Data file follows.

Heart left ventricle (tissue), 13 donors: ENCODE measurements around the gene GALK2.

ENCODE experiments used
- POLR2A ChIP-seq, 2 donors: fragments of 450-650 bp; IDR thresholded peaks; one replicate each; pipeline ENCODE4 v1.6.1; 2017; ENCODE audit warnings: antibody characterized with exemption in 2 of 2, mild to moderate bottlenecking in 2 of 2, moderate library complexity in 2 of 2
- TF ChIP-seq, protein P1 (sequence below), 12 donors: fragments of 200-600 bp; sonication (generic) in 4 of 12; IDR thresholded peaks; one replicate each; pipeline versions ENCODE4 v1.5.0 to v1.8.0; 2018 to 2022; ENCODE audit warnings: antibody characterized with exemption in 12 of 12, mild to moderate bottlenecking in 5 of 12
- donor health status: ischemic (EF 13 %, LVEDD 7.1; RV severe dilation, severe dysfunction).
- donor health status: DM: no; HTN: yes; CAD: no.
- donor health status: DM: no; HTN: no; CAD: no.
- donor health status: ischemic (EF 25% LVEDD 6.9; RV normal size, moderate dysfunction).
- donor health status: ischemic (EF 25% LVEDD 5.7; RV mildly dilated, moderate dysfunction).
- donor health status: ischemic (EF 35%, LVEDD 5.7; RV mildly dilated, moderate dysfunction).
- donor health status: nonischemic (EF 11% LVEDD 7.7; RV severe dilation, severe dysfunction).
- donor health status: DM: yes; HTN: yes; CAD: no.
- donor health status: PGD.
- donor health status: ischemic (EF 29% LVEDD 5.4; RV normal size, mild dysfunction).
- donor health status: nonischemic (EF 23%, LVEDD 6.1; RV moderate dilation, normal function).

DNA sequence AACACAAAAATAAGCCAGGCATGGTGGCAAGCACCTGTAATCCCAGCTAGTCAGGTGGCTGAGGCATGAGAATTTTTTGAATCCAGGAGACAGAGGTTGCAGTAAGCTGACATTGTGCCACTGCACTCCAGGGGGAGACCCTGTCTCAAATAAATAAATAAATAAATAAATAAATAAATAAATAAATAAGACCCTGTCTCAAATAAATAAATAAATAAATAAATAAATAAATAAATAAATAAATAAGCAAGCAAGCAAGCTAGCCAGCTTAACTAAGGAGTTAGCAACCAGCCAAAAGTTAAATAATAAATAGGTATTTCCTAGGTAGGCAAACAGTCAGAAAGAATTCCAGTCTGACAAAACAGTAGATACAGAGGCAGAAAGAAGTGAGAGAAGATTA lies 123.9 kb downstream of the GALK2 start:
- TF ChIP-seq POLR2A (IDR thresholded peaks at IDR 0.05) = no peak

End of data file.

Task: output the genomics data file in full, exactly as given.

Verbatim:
Heart left ventricle (tissue), 13 donors: ENCODE measurements around the gene GALK2.

ENCODE experiments used
- POLR2A ChIP-seq, 2 donors: fragments of 450-650 bp; IDR thresholded peaks; one replicate each; pipeline ENCODE4 v1.6.1; 2017; ENCODE audit warnings: antibody characterized with exemption in 2 of 2, mild to moderate bottlenecking in 2 of 2, moderate library complexity in 2 of 2
- TF ChIP-seq, protein P1 (sequence below), 12 donors: fragments of 200-600 bp; sonication (generic) in 4 of 12; IDR thresholded peaks; one replicate each; pipeline versions ENCODE4 v1.5.0 to v1.8.0; 2018 to 2022; ENCODE audit warnings: antibody characterized with exemption in 12 of 12, mild to moderate bottlenecking in 5 of 12
- donor health status: ischemic (EF 13 %, LVEDD 7.1; RV severe dilation, severe dysfunction).
- donor health status: DM: no; HTN: yes; CAD: no.
- donor health status: DM: no; HTN: no; CAD: no.
- donor health status: ischemic (EF 25% LVEDD 6.9; RV normal size, moderate dysfunction).
- donor health status: ischemic (EF 25% LVEDD 5.7; RV mildly dilated, moderate dysfunction).
- donor health status: ischemic (EF 35%, LVEDD 5.7; RV mildly dilated, moderate dysfunction).
- donor health status: nonischemic (EF 11% LVEDD 7.7; RV severe dilation, severe dysfunction).
- donor health status: DM: yes; HTN: yes; CAD: no.
- donor health status: PGD.
- donor health status: ischemic (EF 29% LVEDD 5.4; RV normal size, mild dysfunction).
- donor health status: nonischemic (EF 23%, LVEDD 6.1; RV moderate dilation, normal function).

DNA sequence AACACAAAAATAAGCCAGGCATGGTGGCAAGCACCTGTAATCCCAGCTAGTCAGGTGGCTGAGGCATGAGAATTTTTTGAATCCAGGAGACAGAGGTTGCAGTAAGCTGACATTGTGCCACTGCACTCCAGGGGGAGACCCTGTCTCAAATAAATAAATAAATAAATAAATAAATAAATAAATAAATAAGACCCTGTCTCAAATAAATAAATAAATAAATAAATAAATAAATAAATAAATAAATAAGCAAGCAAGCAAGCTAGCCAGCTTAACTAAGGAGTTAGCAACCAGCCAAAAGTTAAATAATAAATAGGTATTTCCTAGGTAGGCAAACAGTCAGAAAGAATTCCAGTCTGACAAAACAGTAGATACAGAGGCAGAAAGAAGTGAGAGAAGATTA lies 123.9 kb downstream of the GALK2 start:
- TF ChIP-seq POLR2A (IDR thresholded peaks at IDR 0.05) = no peak